Whs Students Go Wild With 'Taming Of The Shrew'

May 22, 1991|By Jane Lippy | Jane Lippy,Contributing writer

WESTMINSTER — Shakespeare's "The Taming of the Shrew" is running wild across the Westminster High School stage this weekend, complete with horses, wagons and spurs.

A cast of 20 will portray the tale of Kate and Petruchio, shrew and suitor, with an added twist. The students opted for achange of venue, moving the scene of the Elizabethan comedy from merry olde England to the Wild West.

The student actors are certainly "very creative and generous withideas," said English teacher Stacy Byrne, the play's director.

Byrne and several other teachers had heard of the classic tale being performed with a Wild West theme at a school in Virginia. Students jumped at the chance to try the concept here, she said, and their input helps them to get more out of the play.

The choice simplified staging and costuming, too, she said.

"It's a lot easier than getting Elizabethan clothing together."

What Western saga would be completewithout the horse and covered wagon?

"We have both," said Byrne. "Ours is a sawhorse with a plunger for a head and a mop for his mane.Our Conestoga is a child's little red wagon."

Byrne, a Westminster High graduate, has come home for her second year of teaching after a year at Wicomico Middle School in Salisbury. For her, "teaching is a big part" in presenting a play.

"Students need to be comfortablein what they are doing," she said. "They'll remember if it was a good experience and if they learned anything."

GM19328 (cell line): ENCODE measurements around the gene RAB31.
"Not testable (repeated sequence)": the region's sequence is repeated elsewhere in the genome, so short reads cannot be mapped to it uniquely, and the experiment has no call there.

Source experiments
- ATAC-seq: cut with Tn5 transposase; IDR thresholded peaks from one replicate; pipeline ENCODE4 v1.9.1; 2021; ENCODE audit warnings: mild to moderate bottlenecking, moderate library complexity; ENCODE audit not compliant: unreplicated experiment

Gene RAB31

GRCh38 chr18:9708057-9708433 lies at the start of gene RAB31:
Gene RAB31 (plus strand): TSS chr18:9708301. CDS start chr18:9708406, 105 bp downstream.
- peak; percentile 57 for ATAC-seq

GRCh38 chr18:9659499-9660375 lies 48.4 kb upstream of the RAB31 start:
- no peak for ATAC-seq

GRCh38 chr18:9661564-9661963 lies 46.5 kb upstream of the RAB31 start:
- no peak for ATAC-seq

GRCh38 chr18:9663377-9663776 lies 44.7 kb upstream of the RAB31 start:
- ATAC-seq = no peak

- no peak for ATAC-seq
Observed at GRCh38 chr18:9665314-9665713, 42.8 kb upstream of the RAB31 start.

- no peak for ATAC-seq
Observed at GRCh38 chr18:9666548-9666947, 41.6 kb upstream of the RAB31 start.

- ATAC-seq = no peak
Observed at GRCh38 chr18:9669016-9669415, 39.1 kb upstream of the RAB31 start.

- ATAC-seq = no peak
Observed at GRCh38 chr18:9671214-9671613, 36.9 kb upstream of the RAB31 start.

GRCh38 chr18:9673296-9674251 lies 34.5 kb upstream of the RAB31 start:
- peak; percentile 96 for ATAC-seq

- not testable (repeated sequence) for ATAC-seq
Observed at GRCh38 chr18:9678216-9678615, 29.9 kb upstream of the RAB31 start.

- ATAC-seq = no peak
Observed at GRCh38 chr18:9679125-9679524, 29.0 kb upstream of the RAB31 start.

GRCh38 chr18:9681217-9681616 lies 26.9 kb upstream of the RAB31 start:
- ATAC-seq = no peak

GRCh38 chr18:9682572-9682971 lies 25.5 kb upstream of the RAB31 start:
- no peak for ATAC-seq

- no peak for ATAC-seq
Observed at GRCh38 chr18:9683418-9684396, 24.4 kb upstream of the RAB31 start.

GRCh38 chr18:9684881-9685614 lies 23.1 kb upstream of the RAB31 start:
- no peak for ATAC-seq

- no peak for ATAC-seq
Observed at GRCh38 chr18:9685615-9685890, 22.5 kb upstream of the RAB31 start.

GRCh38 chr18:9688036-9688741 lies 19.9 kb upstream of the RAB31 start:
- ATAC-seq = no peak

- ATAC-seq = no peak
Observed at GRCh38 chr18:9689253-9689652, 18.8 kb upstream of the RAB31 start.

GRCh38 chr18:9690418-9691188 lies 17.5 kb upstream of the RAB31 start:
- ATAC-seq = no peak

She also wants cast members to know they can have fun while portraying Shakespeare.

"We are going for the laughs," she said.

She has cast some teachers asmisplaced actors, who enter at inopportune times with lines from other Shakespearean dramas.

Undisturbed, the cast responds to the disruptions with shouts of "wrong play" and continues on.

The plot involves Baptista, a devoted father anxious to see his two daughters wed. Although all the suitors flock to the younger and sweeter sister, Bianca, custom dictates that the elder sister, Kate, must be first towed.

The dutiful father has his work cut out for him. The orchestra gives the audience a clue to the

dilemma, playing the theme from "The Good, the Bad and the Ugly" as Kate appears on stage.

Kate is the shrew, whose reputation has made her anathema with the local bachelors. In an effort to enhance Kate's matrimonial opportunities, Baptista increases her dowry.

Enter Petruchio, a mercurial potential husband, who, undeterred by Kate's shrill barbs, tirelessly pursuesher and her dowry.

Sophomore Andaleeb Badiee, 15, stars as Kate, saying she wanted the challenge of playing a woman of many moods.

"She's quick-tempered and jealous of her younger sister," said the dark-haired actress. "That's why she's so nasty."

This is her first lead role after two bit parts in Western Maryland College productions. The most difficult part of the play for her, she said, is the Shakespearean dialogue, "all the thees and thous."

Junior Nate McCourtney, 17, also in his first lead role, portrays Petruchio.

Junior Michael Smith, 17, as Baptista; junior Rob Simon, 16, as Lucentio; and sophomore Jason Moore, 15, as Tranio, play Bianca's suitors.

Mary Grimm, a 17-year-old senior, is the student stage director."The Taming of the Shrew" runs 7:30 p.m. Thursday through Saturday in the Westminster High auditorium. Tickets are $3 at the door. Information: 848-5050.

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